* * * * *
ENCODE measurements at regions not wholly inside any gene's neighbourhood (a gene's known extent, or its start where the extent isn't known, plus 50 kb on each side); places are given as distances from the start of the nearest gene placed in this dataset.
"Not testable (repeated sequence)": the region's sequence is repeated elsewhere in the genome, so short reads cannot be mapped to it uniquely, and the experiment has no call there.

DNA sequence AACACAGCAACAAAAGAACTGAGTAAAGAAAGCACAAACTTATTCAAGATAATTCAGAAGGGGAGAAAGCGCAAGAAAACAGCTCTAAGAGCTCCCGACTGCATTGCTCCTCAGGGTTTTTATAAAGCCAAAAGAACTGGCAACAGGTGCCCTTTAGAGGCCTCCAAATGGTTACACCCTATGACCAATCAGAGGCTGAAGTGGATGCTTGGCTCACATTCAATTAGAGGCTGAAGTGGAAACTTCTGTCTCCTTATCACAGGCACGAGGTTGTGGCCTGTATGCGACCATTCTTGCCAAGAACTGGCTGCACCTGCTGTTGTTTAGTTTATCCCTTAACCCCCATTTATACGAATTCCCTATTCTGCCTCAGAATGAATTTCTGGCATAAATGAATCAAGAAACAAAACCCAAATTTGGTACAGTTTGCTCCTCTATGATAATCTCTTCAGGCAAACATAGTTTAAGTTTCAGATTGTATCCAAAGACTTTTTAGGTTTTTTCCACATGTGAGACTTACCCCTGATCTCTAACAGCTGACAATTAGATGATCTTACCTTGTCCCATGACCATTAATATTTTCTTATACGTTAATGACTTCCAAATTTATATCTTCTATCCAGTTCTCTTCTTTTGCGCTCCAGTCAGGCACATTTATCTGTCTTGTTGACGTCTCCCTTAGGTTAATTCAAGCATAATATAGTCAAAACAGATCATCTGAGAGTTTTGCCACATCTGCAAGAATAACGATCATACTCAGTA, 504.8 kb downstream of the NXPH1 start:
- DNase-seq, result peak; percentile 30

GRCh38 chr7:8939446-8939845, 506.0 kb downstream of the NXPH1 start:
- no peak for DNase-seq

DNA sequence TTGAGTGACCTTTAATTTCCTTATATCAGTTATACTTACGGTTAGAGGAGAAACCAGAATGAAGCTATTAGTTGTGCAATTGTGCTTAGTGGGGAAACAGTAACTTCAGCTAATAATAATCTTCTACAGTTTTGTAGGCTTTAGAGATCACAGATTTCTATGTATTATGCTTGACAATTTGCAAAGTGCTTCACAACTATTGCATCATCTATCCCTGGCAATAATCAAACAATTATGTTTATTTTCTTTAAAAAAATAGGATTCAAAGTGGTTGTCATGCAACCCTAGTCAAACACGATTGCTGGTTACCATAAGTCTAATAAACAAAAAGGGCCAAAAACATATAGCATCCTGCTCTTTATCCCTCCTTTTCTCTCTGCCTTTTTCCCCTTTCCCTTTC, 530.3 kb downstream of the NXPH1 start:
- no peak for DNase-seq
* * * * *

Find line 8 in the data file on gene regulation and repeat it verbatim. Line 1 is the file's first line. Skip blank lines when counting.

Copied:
- no peak for DNase-seq